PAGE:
Features

ICFAI gives deprived kids an English education
Part II
Continued from last week

Suresh Perera, News Editor, Sunday Island recounts interesting experiences in Hyderabad following a media tour organised by ICFAI University.

The visiting Sri Lankan media delegates were accorded a warm welcome at the ICFAI Republic School, a modest and unpretentious building complex tucked away in a quiet corner of Fateh Nagar.

As a non-profit educational society, ICFAI University channels 783 million Indian rupees per annum to meet the overall expenditure of this popular school, which ensures an all-round, quality education for under-privileged children.

Consonant with its lofty ideals, and with ‘Wisdom and Knowledge’ as its motto, the ultimate vision of this proud seat of learning is – "To reach children from low economic backgrounds and provide them with knowledge, skills and facilities to enable them to compete in the mainstream. To help children transform into responsible adults and support themselves and their families and nurture human value in them".

"We have to allocate one thousand rupees for each of the 783 students as ‘running costs’ per month", says Koshy Verghese, Director, Alpha Foundation, which administers the school under the aegis of ICFAI.

"With classes up to Grade 5, we enrolled 463 students in 2004. But, this year, with an enhanced intake, we have upgraded classes up to Grade 8", he elaborated.

Tiny tots peered curiously as we were guided around the orderly, spick and span complex.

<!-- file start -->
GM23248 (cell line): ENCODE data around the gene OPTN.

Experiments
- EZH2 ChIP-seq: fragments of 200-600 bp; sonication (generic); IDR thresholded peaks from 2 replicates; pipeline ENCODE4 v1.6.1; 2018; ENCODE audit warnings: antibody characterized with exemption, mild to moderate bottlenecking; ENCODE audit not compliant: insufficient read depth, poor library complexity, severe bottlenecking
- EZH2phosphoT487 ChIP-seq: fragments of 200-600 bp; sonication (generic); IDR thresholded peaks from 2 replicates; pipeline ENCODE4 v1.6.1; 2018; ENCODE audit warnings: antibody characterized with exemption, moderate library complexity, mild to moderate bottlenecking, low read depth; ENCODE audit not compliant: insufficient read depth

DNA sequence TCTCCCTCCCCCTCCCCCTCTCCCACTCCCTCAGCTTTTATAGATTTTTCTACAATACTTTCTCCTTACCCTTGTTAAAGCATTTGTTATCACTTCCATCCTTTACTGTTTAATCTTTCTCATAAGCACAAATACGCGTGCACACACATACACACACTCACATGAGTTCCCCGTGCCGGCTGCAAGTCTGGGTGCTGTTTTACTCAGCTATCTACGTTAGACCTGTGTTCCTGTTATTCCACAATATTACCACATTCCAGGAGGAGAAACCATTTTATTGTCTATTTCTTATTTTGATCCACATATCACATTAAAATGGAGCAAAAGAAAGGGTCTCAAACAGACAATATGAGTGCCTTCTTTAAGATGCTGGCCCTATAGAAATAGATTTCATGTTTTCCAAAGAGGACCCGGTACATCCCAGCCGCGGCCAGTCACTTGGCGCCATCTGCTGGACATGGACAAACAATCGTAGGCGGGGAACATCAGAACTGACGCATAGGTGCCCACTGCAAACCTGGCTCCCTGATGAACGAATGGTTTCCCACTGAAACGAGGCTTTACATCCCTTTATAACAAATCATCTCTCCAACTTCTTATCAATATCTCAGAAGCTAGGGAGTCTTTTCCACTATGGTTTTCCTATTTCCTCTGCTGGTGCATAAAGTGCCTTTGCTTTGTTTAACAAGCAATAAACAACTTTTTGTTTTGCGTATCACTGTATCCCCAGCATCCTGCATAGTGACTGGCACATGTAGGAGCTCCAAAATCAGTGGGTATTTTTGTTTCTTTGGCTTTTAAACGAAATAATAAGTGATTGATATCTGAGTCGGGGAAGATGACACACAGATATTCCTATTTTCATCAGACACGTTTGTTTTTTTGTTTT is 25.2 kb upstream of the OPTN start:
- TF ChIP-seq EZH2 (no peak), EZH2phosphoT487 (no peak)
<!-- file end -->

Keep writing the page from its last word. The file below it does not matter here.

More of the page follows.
"These are children of the poorest of the poor – most of their parents cannot even afford the nominal ten rupee admission fee", said Ms. Mala Sundharesan, a charming young lady who serves as the Co-ordinator.

Their small, innocent faces cracked into a crop of smiles as we walked into an immaculate classroom. Inspired by their teacher, the tiny voices chorused, "Good Morning".

"These children are handpicked by us through a rigid process of screening to ensure that the most deserving are accommodated", Sundharesan continued. "Preference is given to the offspring of wayside vendors minus a regular income".

"We personally visit their homes to see for ourselves the ground conditions, talk to the parents or guardians and urge them to send the children to school", she elaborated.

"They live in such shocking poverty that most parents, largely illiterate, demand ten to fifteen rupees per day from us because that’s the meagre income these children earn on the streets to keep the home fires burning", she said softly, her eyes turning misty.

Recognised by the Andra Pradesh government, ICFAI Republic School not only provides these poor, slum children a quality education, but books, milk and nutritious mid-day meals are also thrown in gratis.

"We provide school uniforms under a heavily subsidized scheme and charge an incredibly low admission fee simply because we don’t want them to feel everything comes free, and hence should not be appreciated", Sundharesan stressed.

"For orphans and parents who cannot afford even this very small payment, it is completely waived", she noted. "The money raised through these charges are ploughed back to buy gifts for children".

Displaying remarkable traits of discipline, the children lined up orderly and patiently awaited their turn to be served their mid-day meal. Aides were at hand to readily help the hungry tiny tots, feeding and guiding the new entrants until they gradually learned the ropes.